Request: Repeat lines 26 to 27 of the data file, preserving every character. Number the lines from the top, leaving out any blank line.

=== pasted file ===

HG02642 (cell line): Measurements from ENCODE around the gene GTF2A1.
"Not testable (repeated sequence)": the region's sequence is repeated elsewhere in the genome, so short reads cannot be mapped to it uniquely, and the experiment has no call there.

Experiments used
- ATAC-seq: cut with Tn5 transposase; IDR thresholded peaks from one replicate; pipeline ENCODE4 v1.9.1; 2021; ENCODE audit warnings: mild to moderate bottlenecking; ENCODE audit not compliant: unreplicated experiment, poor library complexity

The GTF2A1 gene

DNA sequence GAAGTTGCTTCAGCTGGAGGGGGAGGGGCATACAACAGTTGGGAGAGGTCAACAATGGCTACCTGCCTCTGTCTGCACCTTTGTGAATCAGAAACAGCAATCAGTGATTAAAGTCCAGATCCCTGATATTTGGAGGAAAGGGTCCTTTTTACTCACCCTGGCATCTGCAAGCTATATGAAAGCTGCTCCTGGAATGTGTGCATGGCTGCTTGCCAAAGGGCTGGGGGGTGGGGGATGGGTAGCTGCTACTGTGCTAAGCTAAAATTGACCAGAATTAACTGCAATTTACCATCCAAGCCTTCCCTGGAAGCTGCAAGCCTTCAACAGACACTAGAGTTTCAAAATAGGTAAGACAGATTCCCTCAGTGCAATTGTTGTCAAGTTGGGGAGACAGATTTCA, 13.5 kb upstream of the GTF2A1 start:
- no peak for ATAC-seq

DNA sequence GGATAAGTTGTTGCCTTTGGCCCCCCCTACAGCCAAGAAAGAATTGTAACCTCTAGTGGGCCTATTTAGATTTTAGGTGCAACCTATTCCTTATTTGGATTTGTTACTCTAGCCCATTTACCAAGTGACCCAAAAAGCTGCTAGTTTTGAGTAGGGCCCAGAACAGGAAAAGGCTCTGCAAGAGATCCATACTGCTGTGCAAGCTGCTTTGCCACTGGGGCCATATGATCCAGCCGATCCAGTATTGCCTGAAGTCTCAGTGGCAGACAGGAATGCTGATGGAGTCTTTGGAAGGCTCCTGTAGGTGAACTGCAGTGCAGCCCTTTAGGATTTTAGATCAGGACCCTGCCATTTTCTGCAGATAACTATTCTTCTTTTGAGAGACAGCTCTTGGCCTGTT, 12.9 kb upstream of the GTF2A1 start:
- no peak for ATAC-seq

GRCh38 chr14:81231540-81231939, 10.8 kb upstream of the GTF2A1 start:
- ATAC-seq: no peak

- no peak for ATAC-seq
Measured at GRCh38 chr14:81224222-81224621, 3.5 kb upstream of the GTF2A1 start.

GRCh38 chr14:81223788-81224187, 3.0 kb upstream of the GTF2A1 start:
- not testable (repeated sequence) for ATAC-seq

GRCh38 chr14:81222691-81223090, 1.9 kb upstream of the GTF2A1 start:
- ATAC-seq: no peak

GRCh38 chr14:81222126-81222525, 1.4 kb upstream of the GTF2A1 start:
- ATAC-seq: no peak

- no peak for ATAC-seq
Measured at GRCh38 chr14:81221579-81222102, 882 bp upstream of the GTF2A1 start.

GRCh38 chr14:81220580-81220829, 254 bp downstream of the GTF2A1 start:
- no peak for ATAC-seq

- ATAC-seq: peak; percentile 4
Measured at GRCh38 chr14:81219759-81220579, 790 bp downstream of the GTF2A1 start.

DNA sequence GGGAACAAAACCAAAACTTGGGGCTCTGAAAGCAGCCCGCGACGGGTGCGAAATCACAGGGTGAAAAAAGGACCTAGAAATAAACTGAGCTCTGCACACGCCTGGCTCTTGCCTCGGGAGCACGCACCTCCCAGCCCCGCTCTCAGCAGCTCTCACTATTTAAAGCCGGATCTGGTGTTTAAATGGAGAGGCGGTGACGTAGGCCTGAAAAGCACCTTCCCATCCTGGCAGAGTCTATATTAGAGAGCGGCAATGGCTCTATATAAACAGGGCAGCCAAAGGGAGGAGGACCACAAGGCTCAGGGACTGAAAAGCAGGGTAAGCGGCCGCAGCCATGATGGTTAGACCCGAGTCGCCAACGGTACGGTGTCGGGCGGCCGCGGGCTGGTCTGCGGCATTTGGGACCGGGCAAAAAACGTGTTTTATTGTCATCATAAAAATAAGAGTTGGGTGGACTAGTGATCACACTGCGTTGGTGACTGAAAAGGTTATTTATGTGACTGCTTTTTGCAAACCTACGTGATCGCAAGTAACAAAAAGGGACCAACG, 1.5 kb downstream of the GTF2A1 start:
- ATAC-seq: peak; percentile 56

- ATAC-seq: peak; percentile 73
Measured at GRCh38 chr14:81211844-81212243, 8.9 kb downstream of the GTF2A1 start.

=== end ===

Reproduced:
DNA sequence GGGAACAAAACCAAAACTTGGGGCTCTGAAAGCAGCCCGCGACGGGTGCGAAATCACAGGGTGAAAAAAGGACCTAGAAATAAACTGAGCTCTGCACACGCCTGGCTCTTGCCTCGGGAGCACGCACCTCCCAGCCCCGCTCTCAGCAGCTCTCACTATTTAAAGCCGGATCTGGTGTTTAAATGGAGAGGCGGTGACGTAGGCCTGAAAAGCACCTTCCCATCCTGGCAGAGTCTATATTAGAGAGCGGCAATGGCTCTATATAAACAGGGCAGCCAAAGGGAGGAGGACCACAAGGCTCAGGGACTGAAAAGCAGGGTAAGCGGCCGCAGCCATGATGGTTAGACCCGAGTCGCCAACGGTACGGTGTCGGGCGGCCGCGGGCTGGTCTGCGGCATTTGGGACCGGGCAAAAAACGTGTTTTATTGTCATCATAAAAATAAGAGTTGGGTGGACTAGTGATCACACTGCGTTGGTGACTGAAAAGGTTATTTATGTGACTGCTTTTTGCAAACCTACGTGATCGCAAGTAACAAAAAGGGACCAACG, 1.5 kb downstream of the GTF2A1 start:
- ATAC-seq: peak; percentile 56